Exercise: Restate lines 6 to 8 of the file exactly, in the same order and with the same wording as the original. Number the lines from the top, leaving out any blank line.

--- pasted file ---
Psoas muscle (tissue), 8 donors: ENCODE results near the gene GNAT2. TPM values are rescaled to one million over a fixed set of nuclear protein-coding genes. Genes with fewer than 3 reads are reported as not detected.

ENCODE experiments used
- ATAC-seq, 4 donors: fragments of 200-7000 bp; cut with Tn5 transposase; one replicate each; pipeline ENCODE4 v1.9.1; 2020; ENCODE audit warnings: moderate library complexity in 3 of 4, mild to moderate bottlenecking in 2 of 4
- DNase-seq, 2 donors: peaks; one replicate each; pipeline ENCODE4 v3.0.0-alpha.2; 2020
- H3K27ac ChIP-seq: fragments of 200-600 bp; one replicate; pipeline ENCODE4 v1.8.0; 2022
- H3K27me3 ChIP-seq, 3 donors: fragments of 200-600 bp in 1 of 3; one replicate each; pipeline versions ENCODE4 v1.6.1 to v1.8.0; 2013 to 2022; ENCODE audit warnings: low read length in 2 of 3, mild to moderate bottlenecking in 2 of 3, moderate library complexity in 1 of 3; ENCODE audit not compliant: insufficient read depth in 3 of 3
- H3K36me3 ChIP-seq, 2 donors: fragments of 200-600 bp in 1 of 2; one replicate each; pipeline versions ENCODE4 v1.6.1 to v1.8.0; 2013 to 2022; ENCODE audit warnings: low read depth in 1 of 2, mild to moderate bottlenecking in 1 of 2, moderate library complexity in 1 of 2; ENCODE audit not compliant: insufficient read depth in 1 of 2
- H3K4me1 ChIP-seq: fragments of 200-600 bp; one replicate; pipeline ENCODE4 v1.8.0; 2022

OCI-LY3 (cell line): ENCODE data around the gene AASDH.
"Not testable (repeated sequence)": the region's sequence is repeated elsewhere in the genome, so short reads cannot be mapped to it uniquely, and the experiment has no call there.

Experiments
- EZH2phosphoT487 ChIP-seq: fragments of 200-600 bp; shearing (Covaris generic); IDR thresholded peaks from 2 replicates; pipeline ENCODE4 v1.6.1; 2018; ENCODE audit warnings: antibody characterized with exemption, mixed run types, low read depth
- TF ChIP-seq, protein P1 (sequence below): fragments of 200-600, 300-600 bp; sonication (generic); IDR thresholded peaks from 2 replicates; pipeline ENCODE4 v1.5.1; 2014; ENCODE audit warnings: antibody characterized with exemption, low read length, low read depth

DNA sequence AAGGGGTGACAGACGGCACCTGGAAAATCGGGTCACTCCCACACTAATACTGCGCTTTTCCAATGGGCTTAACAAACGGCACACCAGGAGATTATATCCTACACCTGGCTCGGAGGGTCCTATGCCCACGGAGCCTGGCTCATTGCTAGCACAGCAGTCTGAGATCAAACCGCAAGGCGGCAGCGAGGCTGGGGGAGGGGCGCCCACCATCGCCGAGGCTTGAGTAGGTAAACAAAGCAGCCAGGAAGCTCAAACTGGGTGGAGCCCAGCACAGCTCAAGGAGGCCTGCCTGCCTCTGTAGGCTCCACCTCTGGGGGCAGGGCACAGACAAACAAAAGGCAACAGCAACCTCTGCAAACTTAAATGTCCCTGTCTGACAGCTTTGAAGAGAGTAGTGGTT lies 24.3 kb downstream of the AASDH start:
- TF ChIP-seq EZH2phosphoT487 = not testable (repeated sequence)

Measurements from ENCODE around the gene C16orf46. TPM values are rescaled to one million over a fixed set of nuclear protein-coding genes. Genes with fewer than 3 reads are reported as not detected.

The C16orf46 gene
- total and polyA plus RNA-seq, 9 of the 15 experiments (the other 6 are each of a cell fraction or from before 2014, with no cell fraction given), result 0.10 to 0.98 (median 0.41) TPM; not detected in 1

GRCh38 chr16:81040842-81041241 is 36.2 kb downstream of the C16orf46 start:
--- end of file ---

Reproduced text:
- H3K27me3 ChIP-seq, 3 donors: fragments of 200-600 bp in 1 of 3; one replicate each; pipeline versions ENCODE4 v1.6.1 to v1.8.0; 2013 to 2022; ENCODE audit warnings: low read length in 2 of 3, mild to moderate bottlenecking in 2 of 3, moderate library complexity in 1 of 3; ENCODE audit not compliant: insufficient read depth in 3 of 3
- H3K36me3 ChIP-seq, 2 donors: fragments of 200-600 bp in 1 of 2; one replicate each; pipeline versions ENCODE4 v1.6.1 to v1.8.0; 2013 to 2022; ENCODE audit warnings: low read depth in 1 of 2, mild to moderate bottlenecking in 1 of 2, moderate library complexity in 1 of 2; ENCODE audit not compliant: insufficient read depth in 1 of 2
- H3K4me1 ChIP-seq: fragments of 200-600 bp; one replicate; pipeline ENCODE4 v1.8.0; 2022